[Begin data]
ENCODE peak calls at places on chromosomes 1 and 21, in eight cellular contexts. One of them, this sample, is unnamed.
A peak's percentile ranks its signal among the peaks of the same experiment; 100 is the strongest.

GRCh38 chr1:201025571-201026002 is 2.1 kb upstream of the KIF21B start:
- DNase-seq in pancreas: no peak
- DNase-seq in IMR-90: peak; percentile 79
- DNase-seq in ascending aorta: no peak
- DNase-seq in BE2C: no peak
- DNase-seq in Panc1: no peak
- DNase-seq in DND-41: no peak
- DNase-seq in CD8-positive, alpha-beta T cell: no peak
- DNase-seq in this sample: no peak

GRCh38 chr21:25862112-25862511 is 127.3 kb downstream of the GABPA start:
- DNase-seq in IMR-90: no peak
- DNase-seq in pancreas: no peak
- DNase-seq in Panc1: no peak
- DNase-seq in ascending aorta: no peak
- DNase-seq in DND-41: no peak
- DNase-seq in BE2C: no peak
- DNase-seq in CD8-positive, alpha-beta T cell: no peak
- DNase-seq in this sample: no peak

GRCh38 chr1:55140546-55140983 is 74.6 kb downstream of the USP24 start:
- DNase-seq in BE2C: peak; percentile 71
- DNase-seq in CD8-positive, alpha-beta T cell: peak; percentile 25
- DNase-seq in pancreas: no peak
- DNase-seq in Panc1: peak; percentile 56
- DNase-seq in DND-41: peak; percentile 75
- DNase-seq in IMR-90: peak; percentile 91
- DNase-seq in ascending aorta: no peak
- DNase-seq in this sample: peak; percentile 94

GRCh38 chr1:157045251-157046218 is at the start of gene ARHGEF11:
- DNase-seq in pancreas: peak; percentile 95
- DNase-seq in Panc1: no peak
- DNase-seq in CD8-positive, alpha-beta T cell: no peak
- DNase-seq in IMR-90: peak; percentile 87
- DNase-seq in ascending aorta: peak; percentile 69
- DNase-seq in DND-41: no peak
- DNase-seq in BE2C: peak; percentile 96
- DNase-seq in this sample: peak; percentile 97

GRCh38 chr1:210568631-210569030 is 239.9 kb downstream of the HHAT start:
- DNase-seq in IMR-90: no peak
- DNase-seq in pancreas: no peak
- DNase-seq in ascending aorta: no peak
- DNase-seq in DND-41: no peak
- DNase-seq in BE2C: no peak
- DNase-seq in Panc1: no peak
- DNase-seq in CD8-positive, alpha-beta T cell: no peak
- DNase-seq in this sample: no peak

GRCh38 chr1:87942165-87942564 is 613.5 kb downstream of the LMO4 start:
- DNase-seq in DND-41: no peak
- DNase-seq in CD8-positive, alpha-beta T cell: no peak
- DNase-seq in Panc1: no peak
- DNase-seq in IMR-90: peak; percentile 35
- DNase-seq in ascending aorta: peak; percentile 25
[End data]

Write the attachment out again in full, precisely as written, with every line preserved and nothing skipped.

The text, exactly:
ENCODE peak calls at places on chromosomes 1 and 21, in eight cellular contexts. One of them, this sample, is unnamed.
A peak's percentile ranks its signal among the peaks of the same experiment; 100 is the strongest.

GRCh38 chr1:201025571-201026002 is 2.1 kb upstream of the KIF21B start:
- DNase-seq in pancreas: no peak
- DNase-seq in IMR-90: peak; percentile 79
- DNase-seq in ascending aorta: no peak
- DNase-seq in BE2C: no peak
- DNase-seq in Panc1: no peak
- DNase-seq in DND-41: no peak
- DNase-seq in CD8-positive, alpha-beta T cell: no peak
- DNase-seq in this sample: no peak

GRCh38 chr21:25862112-25862511 is 127.3 kb downstream of the GABPA start:
- DNase-seq in IMR-90: no peak
- DNase-seq in pancreas: no peak
- DNase-seq in Panc1: no peak
- DNase-seq in ascending aorta: no peak
- DNase-seq in DND-41: no peak
- DNase-seq in BE2C: no peak
- DNase-seq in CD8-positive, alpha-beta T cell: no peak
- DNase-seq in this sample: no peak

GRCh38 chr1:55140546-55140983 is 74.6 kb downstream of the USP24 start:
- DNase-seq in BE2C: peak; percentile 71
- DNase-seq in CD8-positive, alpha-beta T cell: peak; percentile 25
- DNase-seq in pancreas: no peak
- DNase-seq in Panc1: peak; percentile 56
- DNase-seq in DND-41: peak; percentile 75
- DNase-seq in IMR-90: peak; percentile 91
- DNase-seq in ascending aorta: no peak
- DNase-seq in this sample: peak; percentile 94

GRCh38 chr1:157045251-157046218 is at the start of gene ARHGEF11:
- DNase-seq in pancreas: peak; percentile 95
- DNase-seq in Panc1: no peak
- DNase-seq in CD8-positive, alpha-beta T cell: no peak
- DNase-seq in IMR-90: peak; percentile 87
- DNase-seq in ascending aorta: peak; percentile 69
- DNase-seq in DND-41: no peak
- DNase-seq in BE2C: peak; percentile 96
- DNase-seq in this sample: peak; percentile 97

GRCh38 chr1:210568631-210569030 is 239.9 kb downstream of the HHAT start:
- DNase-seq in IMR-90: no peak
- DNase-seq in pancreas: no peak
- DNase-seq in ascending aorta: no peak
- DNase-seq in DND-41: no peak
- DNase-seq in BE2C: no peak
- DNase-seq in Panc1: no peak
- DNase-seq in CD8-positive, alpha-beta T cell: no peak
- DNase-seq in this sample: no peak

GRCh38 chr1:87942165-87942564 is 613.5 kb downstream of the LMO4 start:
- DNase-seq in DND-41: no peak
- DNase-seq in CD8-positive, alpha-beta T cell: no peak
- DNase-seq in Panc1: no peak
- DNase-seq in IMR-90: peak; percentile 35
- DNase-seq in ascending aorta: peak; percentile 25